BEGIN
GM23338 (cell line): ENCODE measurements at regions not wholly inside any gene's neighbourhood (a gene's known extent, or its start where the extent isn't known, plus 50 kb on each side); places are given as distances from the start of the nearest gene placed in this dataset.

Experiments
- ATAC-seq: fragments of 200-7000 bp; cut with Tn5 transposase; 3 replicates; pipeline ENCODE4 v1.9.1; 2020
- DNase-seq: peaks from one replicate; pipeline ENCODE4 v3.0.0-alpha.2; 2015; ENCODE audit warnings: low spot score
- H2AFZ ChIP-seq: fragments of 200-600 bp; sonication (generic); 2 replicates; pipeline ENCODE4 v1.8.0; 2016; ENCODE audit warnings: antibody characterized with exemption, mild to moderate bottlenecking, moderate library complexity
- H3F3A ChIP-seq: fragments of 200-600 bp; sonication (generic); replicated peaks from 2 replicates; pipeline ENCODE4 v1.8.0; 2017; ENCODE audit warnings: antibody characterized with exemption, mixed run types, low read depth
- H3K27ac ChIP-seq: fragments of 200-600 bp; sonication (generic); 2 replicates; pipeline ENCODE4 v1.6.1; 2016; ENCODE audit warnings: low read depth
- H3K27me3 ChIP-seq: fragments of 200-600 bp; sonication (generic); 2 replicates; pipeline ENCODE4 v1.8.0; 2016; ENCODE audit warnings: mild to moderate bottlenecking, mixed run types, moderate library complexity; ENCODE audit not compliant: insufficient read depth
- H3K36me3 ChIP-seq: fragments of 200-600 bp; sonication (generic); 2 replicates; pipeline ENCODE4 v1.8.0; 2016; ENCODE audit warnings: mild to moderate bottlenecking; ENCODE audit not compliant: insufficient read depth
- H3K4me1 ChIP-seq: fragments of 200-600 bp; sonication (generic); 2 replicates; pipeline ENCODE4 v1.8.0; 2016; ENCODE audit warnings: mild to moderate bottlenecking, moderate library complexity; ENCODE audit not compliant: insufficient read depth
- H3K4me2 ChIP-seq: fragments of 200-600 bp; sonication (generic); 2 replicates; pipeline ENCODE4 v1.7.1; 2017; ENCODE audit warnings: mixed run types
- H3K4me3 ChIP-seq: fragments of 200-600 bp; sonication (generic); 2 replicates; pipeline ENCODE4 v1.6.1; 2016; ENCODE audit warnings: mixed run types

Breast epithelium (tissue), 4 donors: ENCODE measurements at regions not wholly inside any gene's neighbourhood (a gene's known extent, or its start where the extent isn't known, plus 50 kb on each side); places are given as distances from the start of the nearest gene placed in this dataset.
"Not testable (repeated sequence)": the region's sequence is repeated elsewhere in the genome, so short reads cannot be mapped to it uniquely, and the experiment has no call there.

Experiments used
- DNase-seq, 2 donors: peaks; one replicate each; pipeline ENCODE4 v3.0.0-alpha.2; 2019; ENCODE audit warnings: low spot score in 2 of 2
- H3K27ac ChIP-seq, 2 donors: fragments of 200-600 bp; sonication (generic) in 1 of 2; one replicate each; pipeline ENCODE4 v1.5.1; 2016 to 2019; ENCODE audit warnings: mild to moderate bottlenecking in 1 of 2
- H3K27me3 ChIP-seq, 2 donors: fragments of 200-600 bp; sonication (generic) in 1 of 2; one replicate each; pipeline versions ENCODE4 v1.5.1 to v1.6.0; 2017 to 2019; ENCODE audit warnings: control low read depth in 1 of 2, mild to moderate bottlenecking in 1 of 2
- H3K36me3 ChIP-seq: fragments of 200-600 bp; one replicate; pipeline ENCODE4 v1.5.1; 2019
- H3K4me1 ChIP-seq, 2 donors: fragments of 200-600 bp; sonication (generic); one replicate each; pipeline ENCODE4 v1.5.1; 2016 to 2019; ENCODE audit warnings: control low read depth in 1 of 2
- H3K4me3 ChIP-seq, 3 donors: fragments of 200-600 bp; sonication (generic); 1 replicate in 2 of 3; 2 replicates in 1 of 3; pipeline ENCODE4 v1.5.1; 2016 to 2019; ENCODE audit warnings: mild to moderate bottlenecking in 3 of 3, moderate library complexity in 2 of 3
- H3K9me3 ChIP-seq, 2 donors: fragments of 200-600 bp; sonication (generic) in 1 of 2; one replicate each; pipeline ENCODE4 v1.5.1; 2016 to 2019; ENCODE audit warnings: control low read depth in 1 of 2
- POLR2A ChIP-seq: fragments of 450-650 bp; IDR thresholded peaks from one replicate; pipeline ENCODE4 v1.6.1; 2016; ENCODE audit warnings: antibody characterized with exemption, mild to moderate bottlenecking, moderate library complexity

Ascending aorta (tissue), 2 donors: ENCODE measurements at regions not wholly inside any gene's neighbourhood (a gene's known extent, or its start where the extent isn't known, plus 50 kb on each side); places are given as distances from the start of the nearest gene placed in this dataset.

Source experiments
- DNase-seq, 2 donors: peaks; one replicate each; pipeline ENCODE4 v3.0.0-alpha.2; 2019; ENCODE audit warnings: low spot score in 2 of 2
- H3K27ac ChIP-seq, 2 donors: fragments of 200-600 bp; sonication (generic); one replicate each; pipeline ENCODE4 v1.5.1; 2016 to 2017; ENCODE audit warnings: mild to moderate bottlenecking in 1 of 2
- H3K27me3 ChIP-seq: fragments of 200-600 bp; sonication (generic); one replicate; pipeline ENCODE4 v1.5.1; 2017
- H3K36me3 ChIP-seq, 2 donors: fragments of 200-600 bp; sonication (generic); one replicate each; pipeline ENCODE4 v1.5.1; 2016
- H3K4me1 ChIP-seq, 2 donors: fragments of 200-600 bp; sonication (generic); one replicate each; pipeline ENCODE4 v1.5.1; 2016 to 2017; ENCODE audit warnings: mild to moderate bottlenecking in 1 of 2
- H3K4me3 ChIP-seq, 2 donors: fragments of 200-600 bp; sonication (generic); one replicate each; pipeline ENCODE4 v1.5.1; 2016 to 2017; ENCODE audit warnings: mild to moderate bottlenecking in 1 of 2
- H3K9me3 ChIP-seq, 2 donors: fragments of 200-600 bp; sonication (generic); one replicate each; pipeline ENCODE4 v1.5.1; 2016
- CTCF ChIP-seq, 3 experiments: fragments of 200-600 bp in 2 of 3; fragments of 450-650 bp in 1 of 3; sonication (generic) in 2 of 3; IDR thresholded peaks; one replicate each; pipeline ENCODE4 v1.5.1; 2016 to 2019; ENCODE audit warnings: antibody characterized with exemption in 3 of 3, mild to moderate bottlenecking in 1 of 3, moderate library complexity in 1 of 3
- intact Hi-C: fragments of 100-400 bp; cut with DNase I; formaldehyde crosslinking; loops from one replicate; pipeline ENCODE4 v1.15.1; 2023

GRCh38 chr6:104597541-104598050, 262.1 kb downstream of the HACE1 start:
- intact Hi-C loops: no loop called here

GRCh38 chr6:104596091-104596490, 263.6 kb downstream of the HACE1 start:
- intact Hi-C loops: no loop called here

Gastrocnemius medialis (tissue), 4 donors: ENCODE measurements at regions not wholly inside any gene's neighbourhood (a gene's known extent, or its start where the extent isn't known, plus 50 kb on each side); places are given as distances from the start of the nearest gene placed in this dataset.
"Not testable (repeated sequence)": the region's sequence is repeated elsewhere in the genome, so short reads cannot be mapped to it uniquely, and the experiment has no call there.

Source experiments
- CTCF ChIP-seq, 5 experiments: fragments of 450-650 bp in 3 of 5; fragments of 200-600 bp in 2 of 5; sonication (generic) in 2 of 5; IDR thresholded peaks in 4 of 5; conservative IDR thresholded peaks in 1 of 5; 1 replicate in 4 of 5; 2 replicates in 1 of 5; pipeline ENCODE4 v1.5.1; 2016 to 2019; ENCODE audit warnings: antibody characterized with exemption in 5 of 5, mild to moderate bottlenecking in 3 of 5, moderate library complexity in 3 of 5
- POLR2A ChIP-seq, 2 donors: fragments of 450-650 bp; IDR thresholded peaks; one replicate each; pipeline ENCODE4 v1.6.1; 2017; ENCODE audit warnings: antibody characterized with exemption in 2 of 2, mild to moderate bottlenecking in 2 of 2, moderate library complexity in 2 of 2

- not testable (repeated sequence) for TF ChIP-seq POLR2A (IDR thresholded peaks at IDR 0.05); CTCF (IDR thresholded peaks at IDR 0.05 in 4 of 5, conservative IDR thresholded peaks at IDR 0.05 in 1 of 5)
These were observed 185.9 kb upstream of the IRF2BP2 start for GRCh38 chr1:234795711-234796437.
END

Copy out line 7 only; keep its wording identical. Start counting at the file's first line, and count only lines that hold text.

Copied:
- H3K27ac ChIP-seq: fragments of 200-600 bp; sonication (generic); 2 replicates; pipeline ENCODE4 v1.6.1; 2016; ENCODE audit warnings: low read depth